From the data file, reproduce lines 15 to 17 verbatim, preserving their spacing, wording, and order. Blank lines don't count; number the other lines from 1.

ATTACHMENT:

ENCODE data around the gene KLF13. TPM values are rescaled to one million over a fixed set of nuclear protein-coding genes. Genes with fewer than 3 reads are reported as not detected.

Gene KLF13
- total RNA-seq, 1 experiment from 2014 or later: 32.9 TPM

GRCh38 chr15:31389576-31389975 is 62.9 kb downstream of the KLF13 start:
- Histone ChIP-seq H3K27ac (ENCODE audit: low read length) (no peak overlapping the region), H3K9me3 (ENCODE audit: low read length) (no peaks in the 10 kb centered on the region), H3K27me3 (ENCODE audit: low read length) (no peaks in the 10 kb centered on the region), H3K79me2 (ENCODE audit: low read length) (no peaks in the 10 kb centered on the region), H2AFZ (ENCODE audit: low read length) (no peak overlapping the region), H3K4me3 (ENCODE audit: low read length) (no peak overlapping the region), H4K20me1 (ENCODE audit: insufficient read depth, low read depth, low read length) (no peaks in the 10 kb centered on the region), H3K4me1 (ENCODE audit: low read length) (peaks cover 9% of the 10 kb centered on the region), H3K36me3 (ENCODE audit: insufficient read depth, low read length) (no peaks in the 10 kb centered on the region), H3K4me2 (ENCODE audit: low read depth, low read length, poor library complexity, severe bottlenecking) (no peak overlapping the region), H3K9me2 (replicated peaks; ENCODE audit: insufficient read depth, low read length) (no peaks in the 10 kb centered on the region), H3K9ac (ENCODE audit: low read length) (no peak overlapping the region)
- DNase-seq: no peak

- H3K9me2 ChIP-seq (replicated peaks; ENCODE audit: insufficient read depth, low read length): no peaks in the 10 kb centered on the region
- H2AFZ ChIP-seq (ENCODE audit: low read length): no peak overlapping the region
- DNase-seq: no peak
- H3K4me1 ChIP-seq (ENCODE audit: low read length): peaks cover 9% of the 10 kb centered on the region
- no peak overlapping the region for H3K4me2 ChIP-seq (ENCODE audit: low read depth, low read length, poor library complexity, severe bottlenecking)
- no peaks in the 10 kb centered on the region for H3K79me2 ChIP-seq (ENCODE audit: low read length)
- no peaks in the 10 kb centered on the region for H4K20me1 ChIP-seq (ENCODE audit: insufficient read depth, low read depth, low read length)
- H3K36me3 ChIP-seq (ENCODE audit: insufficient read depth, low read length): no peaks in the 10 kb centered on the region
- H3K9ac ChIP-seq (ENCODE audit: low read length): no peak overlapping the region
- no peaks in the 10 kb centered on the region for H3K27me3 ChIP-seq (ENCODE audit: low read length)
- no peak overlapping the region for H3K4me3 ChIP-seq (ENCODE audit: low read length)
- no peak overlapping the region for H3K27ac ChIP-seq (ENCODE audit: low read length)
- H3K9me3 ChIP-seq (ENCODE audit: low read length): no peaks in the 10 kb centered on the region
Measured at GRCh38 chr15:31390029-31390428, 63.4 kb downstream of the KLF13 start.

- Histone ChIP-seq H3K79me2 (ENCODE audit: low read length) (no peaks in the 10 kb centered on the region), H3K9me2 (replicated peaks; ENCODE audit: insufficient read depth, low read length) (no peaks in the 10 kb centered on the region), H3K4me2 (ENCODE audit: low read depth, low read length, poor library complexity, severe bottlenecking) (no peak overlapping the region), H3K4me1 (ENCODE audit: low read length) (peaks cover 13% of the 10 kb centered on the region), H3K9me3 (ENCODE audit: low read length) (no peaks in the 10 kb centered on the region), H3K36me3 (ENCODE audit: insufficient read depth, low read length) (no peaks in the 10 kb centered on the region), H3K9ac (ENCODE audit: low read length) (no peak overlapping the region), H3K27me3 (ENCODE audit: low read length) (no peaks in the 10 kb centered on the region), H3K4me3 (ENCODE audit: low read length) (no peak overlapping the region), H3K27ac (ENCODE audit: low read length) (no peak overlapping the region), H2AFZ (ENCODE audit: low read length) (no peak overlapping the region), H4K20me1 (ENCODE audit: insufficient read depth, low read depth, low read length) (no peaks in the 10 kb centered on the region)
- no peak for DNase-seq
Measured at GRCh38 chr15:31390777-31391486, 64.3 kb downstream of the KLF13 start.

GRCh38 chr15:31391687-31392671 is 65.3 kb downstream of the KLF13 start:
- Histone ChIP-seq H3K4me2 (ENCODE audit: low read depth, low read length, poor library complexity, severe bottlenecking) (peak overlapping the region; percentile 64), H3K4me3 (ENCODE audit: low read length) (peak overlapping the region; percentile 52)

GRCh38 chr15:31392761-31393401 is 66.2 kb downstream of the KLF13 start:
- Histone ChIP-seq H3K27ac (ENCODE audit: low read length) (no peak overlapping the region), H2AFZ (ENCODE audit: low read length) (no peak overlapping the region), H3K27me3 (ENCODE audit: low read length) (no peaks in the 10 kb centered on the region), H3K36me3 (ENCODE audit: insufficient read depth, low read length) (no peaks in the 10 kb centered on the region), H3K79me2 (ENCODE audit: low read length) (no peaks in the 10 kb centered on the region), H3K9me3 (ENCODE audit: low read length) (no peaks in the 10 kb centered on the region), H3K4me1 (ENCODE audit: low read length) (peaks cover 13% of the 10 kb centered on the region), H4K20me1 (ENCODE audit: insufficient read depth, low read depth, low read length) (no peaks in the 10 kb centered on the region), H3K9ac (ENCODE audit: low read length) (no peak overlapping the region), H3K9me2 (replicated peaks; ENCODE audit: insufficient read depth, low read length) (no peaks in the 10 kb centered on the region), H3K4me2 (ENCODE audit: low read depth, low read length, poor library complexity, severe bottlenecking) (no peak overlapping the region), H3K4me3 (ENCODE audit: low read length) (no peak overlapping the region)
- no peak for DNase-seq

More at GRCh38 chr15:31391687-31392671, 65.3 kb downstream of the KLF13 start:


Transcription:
- H3K9ac ChIP-seq (ENCODE audit: low read length): no peak overlapping the region
- no peaks in the 10 kb centered on the region for H3K27me3 ChIP-seq (ENCODE audit: low read length)
- no peak overlapping the region for H3K4me3 ChIP-seq (ENCODE audit: low read length)